Market mayhem: BSE Sensex, Indian rupee crash, but gold price surges

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The S&P BSE Sensex plunged the most in four years and the rupee plummeted to a record low amid fears that capital controls would return. Reuters The S&P BSE Sensex plunged the most in four years and the rupee plummeted to a record low amid fears that capital controls would return. Reuters
SummarySpooked by local and foreign fears, Indian stock markets crash, conversely gold price spikes.

In a triple whammy, benchmark BSE Sensex and Indian rupee went into a freefall while gold price surged as fears of a return to capital control regime haunted investors who remained unconvinced that there would be no further curbs.

Related: Gold price surges most in 2 years, up Rs 1,310

The S&P BSE Sensex plunged the most in four years and the rupee plummeted to a record low amid fears that capital controls would return as the government attempts to reduce exchange-rate volatility and stem the burgeoning current account deficit (CAD) in India. Gold gained the most in two years.

Related: Rupee breaches 62-mark for 1st time

Investor sentiment was also hit by expectations that an improving US economy would result in the flight of foreign capital from the domestic markets.

The BSE Sensex fell 769.41 points, or 3.97 per cent, to 18,598.18, leaving investors poorer by more than Rs 2 lakh crore. The rupee breached 62 for the first time, falling to 62.03 before recovering to close at a record low of 61.65.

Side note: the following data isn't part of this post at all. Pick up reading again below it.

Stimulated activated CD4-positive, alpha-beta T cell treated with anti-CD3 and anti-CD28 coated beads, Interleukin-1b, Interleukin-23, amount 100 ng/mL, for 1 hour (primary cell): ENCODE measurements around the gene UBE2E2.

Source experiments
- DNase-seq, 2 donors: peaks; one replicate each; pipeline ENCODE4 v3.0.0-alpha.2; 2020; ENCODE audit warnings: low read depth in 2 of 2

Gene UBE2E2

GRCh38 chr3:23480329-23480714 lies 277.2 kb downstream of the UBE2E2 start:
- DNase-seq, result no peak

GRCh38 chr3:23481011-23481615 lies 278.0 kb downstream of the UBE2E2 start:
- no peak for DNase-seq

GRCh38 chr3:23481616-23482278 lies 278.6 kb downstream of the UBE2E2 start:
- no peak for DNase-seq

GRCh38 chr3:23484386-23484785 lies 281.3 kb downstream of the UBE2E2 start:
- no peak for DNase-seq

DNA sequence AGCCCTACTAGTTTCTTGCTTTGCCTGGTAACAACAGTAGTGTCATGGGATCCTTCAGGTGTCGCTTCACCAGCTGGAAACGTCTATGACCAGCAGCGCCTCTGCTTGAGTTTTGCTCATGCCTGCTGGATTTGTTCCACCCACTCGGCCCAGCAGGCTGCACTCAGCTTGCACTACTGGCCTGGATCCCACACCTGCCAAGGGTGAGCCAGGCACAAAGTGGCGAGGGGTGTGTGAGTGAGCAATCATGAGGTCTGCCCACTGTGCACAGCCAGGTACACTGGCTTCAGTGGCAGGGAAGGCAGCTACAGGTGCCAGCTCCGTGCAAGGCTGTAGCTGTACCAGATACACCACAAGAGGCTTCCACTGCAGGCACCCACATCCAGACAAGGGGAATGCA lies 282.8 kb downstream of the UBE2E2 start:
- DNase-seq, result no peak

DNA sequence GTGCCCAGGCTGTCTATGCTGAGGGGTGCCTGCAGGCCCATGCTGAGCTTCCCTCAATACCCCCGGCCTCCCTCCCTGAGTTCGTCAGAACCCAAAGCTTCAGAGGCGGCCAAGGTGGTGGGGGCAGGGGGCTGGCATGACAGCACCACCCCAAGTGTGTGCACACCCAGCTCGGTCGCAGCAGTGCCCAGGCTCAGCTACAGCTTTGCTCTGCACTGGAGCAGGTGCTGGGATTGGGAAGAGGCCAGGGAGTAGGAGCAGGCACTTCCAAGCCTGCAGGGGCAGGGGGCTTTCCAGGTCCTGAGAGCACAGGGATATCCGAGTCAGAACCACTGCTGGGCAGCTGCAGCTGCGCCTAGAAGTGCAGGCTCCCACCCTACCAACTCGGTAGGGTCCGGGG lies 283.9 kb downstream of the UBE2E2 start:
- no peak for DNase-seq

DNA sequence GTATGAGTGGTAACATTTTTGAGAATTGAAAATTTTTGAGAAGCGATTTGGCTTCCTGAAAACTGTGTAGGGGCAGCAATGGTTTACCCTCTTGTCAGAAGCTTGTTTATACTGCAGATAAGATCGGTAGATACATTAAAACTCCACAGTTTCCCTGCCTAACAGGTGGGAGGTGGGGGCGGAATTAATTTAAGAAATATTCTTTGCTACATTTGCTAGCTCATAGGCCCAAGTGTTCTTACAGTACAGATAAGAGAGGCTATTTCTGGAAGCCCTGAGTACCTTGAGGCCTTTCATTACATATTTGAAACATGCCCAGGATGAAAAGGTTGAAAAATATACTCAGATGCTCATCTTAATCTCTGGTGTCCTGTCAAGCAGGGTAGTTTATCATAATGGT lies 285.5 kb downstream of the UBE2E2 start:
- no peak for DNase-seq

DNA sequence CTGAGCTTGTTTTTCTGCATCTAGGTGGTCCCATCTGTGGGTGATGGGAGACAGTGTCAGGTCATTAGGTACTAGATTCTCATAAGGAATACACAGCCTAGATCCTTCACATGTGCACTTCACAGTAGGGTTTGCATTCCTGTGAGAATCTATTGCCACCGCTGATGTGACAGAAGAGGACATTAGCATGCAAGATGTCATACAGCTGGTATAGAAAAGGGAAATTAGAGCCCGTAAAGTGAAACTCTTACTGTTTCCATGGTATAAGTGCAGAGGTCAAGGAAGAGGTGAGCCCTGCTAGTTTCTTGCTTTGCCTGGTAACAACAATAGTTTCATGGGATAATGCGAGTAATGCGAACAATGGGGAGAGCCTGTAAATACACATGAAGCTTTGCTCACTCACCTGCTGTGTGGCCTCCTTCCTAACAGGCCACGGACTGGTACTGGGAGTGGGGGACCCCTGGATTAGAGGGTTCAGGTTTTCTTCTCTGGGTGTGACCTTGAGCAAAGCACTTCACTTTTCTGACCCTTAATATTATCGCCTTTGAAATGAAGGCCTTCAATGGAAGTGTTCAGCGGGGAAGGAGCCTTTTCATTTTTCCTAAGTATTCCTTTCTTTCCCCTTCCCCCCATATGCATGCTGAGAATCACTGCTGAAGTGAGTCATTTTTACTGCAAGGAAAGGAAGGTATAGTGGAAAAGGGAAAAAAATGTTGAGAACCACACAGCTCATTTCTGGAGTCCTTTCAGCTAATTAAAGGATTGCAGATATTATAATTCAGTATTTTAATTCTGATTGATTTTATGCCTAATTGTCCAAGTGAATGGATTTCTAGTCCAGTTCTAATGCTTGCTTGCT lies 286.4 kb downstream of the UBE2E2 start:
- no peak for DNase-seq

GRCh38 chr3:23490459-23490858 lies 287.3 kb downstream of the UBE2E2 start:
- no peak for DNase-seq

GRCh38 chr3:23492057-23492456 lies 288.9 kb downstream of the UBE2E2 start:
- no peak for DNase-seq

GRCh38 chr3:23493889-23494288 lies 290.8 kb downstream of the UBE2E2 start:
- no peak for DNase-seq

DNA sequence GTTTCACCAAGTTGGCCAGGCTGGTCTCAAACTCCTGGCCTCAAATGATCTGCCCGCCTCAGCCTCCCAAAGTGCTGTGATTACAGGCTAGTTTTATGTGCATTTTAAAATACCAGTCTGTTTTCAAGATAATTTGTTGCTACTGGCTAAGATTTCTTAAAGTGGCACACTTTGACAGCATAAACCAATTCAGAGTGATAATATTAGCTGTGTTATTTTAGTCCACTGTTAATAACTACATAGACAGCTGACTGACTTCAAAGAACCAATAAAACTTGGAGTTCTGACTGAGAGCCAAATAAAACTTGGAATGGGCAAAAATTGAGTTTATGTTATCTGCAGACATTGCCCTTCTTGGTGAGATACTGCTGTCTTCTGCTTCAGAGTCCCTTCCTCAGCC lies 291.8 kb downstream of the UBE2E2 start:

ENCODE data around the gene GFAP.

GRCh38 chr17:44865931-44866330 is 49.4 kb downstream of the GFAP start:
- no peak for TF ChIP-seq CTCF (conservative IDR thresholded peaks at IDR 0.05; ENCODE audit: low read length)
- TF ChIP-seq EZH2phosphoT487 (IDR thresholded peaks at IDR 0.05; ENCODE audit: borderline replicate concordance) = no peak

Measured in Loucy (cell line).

Prices of gold, traditionally considered a safe haven for investors, shot up by Rs 1,310, the most in two years, to reclaim Rs 31,000 per 10 grams level in Delhi.

Related: BSE Sensex plunges by 769 pts

"Weak international cues and rising dollar-rupee rates triggered selling in the Indian equity market," said Nagji K Rita, Chairman & MD of Inventure Growth and Securities. "The rising bullion is now seen by many as a safer bet to park funds. And such a change in sentiment adds further selling pressure on equities as an asset class."

To restrict the outflow of foreign currency, the RBI had on August 14 announced stern measures, including curbs on Indian firms investing abroad and on outward remittances by resident Indians.

The government and the RBI, seeking to calm rattled investors, today said there was no reverting to the capital control regime.

Finance Minister P Chidambaram said the market should not be so sensitive to data flowing from the US.

"When calm is restored in

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